It’s September and it’s time to go on a little holiday to Kerry. What a wonderful building. I look forward to hearing all about it, I do hope it is still standing. I really like that window to the right of the doorway, the configuration of 5 in a row, is something you don't usually associate with Kerry!
Photographer: Robert French
Collection: Lawrence Photograph Collection
1877-1914 (thanks Niall McAuley
NLI Ref: L_ROY_02024
You can also view this image, and many thousands of others, on the NLI’s catalogue at catalogue.nli.ie
Owner: National Library of Ireland on The Commons
Source: Flickr Commons
Bad news for those hoping it's still standing, I'm afraid: bit.ly/2R72M7H
Lots of history in the comments for nearby (but also gone) Kenmare House:
This house was built in 1872, burned down in 1913. Queen Victoria, visiting the estate in 1861, is supposed to have chosen the site for this house.
Looking back at the research done on these houses and history of fires it is worth noting the permanently fitted ladders beside the chimneys. In Sweden you are required by law to have a steel ladder fitted to your house roof if there are chimneys.
The DIA dates the house to 1877-78.
Seems to be the south east facade (see 25" map). Looks like a chapel on the right with an extraordinary onion spire and a sputnik thingie on top.
A little to the left - catalogue.nli.ie/Record/vtls000324372 And the south west facade - catalogue.nli.ie/Record/vtls000324376
There's a picture here from 1913 showing the valuables saved from the house during the fire all over the garden.
Flickr is sometimes . . . "Copyright 1902" via [https://www.flickr.com/photos/hwmobs/] www.flickr.com/photos/hwmobs/7649410248/in/photostream/ Comparison with - catalogue.nli.ie/Record/vtls000324376 - which was first?
It apparently burned down twice, once in 1879 just after it was built, and then again in 1913.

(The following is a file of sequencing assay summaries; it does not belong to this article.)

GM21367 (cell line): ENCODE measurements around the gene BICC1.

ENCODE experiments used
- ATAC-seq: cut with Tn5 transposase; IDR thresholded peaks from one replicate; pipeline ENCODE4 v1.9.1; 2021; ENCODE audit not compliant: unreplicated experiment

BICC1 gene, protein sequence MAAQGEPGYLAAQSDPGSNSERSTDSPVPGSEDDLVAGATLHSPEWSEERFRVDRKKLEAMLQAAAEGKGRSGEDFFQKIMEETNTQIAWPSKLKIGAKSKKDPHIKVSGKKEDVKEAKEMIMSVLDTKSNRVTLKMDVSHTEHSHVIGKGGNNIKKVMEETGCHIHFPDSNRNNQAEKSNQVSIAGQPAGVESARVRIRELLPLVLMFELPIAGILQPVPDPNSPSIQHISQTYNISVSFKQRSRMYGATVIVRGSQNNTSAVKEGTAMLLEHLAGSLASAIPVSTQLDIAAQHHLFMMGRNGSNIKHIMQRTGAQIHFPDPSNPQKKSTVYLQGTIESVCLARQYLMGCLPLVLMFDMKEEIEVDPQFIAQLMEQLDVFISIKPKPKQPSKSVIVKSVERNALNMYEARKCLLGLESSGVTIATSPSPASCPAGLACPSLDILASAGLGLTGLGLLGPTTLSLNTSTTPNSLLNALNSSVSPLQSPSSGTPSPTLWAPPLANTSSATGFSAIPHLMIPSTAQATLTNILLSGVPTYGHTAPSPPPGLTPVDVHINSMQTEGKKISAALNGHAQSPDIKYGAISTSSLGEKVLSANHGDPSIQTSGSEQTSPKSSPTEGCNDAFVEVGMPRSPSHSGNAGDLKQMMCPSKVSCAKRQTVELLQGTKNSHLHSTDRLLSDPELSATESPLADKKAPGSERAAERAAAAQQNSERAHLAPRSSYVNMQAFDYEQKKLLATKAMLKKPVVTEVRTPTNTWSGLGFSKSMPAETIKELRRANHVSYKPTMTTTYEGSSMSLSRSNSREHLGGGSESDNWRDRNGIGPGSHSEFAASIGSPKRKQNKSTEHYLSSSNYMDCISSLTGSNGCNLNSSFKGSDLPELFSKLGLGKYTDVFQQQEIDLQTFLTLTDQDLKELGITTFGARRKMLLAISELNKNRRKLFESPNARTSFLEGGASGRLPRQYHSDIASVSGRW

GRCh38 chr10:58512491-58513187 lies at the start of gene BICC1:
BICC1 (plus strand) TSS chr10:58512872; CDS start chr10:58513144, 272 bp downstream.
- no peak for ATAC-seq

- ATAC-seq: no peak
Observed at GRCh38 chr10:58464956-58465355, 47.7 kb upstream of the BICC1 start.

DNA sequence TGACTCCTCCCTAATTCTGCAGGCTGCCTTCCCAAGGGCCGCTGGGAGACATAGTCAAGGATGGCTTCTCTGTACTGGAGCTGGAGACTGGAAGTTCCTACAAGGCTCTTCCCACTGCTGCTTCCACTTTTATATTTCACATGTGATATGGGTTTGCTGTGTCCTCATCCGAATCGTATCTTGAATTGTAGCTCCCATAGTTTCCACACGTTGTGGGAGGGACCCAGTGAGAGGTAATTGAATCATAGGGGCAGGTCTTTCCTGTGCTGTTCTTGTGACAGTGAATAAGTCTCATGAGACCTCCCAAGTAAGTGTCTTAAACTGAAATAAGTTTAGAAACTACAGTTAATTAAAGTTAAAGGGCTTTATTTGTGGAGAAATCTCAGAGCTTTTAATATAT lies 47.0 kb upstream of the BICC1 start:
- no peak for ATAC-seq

Here's a link to a relic of Killarney House - also known as Kenmare House - in the Cathedral in Killarney. The Brownes (the Earls of Kenmare) have an interesting family history. Some of you might have studied a satirical poem in Irlsh by the 18th Century poet Aogán Ó Rathaile wherein he mocks Vailintín Brún (Valentine Browne) for being an inadequate replacement for the noble and generous Irish Lords who preceded him in the Killarney area. The Brownes had the title Earl of Kenmare and were that unusual thing - Catholic peers in Ireland. As such, the 2nd Earl of Kenmare (I think) gave the land for the Cathedral in Killarney, as well as the nearby convents and schools. This gift meant that the Bishops of Kerry moved from Tralee to Killarney. His status meant that the Earls of Kenmare also had the right to nominate the Parish Priests of Fossa and of Kilcummin, parishes adjacent to Killarney itself. Indeed, well into the 20th century, the last of the family Mrs Beatrice Grosvenor - herself an extraordinary character and worthy of study - had the right to have one of the priests from St Brendan's College come and say Mass for her and her household every Sunday morning when she was resident in Killarney. Anyway, when the Chapel of Killarney House (also Kenmare House) was being built, Bishop David Moriarty of Kerry laid the foundation stone in 1877. However, he seems to have had a stroke during the ceremony & died shortly afterwards. (Moriarty deserves to be better known as well - one of the most accomplished and far-sighted of the 19th Century Irish hierarchy, he is nowadays only remembered for his hostility to the Fenians. He famously condemned the leaders of the Fenians as follows: ‘Eternity is not long enough nor Hell hot enough for such miscreants.’ That being said, he later stepped back somewhat from his vehemence & it's often forgotten that he had a sympathy for the New Irelanders, so his political outlook is more complicated than he is usually given credit for.) Anyway, after the fire in Killarney House, this mosaic image of the Good Shepherd which had been erected in the chapel of Killarney House to the memory of Bishop Moriarty was moved to the porch nearest the sacristy of the Cathedral. (Much of the above is from memory, but I'm pretty sure I have the significant details correct.)